Informal pig production poses a threat to the safety of pigs in Ghana since
the existence of small-scale pig farms, and the presence of ASF on those
farms, may not be known to the Veterinary Services. It is hoped that the
questionnaire survey will assist in addressing this problem.
The stamping out of pigs in infected foci is progressing satisfactorily,
but problems are experienced in catching and eliminating free-ranging pigs.
The number of pigs in a prescribed radius around the infected foci was seriously
underestimated, and the compensation allocated would not cover the compulsory
slaughter of all of the pigs. There was no evidence that infection of the
commercialfarms inspected had occurred, and it was therefore recommended
that the pigs on those farms, if well isolated and protected, should not
be subjected to compulsory slaughter and destruction.
Illegal trade in pork is believed to be widespread, and was exacerbated by
the approach of the festive season and the fact that Accra is the preferred
market. A protocol for controlled slaughter and sale of pork in the affected
zones was therefore produced for consideration by the veterinary authorities,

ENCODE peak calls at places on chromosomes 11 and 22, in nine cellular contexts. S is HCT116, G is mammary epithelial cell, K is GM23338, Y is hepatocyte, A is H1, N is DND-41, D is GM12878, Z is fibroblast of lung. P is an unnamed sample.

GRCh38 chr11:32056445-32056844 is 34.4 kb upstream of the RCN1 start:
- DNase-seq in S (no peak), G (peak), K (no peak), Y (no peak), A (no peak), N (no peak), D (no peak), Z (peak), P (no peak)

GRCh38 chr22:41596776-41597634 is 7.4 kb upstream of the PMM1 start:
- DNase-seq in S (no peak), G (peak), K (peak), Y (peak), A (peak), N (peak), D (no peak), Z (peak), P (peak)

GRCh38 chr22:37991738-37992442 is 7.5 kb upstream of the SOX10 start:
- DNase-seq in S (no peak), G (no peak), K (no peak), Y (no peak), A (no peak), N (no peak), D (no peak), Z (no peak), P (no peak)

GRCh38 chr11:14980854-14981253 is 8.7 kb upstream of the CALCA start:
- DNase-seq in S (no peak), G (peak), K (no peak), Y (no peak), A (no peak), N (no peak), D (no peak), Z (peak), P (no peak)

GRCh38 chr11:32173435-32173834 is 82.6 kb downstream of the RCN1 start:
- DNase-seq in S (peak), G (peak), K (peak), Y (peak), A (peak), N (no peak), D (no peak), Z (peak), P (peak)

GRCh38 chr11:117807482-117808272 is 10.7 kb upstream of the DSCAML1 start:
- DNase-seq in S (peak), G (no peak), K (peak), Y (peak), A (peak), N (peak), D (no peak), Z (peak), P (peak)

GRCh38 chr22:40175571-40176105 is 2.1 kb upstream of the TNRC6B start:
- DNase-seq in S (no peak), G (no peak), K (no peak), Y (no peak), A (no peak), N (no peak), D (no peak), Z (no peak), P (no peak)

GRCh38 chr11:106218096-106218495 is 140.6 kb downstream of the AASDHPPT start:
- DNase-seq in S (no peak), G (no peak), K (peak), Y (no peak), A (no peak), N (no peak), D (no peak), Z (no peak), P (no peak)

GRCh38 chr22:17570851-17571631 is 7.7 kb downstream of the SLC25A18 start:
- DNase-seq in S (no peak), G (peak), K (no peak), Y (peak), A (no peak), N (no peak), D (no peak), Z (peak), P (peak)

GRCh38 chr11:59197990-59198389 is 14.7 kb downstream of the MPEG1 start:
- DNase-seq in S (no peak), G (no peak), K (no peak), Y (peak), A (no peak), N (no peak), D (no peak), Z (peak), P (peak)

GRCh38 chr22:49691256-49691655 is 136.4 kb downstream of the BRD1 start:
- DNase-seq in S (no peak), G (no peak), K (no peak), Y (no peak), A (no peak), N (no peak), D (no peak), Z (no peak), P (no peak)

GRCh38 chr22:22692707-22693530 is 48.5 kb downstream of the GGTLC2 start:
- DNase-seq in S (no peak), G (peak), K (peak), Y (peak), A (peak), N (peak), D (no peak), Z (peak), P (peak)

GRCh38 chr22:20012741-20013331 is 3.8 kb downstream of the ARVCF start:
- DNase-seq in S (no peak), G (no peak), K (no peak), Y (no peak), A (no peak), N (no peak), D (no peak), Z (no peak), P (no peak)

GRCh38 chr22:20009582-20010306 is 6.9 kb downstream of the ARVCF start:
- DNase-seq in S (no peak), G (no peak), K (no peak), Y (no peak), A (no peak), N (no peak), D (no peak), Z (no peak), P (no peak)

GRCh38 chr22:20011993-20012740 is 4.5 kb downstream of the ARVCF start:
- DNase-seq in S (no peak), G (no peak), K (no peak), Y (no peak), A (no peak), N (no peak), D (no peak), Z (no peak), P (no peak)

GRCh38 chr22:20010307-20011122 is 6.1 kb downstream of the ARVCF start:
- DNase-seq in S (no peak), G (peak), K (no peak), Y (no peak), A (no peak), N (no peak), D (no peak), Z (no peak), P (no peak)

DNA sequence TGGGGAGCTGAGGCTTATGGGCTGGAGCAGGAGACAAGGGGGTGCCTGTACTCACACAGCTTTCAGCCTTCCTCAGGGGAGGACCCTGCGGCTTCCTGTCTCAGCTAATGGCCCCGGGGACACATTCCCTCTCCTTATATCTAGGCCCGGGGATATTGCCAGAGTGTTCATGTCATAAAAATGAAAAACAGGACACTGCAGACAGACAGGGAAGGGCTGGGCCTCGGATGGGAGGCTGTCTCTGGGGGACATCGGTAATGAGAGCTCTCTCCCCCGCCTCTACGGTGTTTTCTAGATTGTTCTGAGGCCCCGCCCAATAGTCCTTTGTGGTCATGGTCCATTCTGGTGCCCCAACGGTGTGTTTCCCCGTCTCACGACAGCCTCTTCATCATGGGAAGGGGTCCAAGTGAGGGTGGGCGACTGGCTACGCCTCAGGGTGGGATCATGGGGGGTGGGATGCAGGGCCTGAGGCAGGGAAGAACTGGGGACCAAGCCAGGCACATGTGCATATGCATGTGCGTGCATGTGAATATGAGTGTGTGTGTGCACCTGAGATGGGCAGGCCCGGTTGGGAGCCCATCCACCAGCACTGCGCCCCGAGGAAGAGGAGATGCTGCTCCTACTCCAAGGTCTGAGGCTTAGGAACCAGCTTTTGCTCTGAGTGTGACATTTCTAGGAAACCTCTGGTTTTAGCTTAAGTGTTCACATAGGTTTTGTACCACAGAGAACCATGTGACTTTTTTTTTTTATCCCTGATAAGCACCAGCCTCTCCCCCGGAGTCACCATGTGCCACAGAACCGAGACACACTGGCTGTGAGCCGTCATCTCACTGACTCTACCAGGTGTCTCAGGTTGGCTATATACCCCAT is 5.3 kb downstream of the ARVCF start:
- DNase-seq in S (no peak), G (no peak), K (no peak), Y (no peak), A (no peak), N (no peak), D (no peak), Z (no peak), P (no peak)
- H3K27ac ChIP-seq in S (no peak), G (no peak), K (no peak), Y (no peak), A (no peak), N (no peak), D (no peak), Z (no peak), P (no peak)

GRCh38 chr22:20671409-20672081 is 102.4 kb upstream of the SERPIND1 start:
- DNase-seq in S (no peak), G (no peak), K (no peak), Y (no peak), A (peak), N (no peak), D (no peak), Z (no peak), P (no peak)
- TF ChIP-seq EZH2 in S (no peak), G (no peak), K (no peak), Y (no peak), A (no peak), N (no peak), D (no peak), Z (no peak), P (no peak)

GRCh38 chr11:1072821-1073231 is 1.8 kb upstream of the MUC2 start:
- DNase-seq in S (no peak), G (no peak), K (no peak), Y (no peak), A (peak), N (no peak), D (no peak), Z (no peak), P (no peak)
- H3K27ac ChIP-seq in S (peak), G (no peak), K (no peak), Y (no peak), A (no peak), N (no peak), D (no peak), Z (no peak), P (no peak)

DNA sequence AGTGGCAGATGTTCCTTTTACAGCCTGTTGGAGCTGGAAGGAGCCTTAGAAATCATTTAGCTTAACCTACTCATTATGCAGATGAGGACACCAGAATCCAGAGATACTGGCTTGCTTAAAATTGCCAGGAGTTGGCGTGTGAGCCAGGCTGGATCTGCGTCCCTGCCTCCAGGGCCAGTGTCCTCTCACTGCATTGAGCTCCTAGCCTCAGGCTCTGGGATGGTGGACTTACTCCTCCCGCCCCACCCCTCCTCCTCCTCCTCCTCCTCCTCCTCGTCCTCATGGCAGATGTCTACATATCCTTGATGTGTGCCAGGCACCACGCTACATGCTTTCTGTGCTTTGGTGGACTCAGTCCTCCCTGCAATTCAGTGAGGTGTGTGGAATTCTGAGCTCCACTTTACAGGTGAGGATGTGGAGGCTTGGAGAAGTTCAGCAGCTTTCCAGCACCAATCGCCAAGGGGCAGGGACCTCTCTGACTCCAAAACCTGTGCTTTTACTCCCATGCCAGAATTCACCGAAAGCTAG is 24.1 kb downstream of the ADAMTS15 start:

to alleviate the plight of the farmers and to provide competition for the
illegal trade. The only alternative to permitting controlled sale would be
to divert some of the fundsearmarked for compensation to subsidize feed for
the farmers affected.
Poor farmers (in particular women and youths raising pigs on a small scale)
will require some form of assistance to recommence pig production, as most
of them are not liable for compensation, or have only one or two pigs which
will be slaughtered and destroyed. Their plight after the epizootic is pitiable.
Road blocks were evaluated and it was concluded that their efficacy in preventing
illegal movement of pigs and pork would be very limited.
The circumstances in West Africa are such that early warning and emergency
preparedness will be a prerequisite in all countries in the subregion, even
those that remain free or have achieved eradication.
Number of pigs destroyed during the period under
By the end of 1999 a total of 6 451 pigs have been destroyed with the
payment of US$185 000 in compensation to the pig farmers.
A SUSPECTED NEW CASE OF ASF
Deaths of pigs were recorded at Burma Camp within the Accra Metropolitan
Assembly area. Samples were collected and preliminary findings from the Accra
Veterinary Laboratory showed the cause of deaths to be African swine fever.
Details of the ASF outbreak at Burma Camp
Number of pigs affected: 86
Date of detection: 14-12-99
Date of confirmation: 16-12-99
Number of natural deaths: 2
Number destroyed: 84
Date of destruction: 17-12-99
Samples collected from dead pigs were sent to the laboratory at the Onderstepoort
Veterinary Institute in South Africa through the international consultant
on ASF eradication, Dr Mary-Lou Penrith, for sequencing of the virus.
All of the pigs (a total of 84) on the affected farm at Burma Camp were destroyed
on 17 December 1999.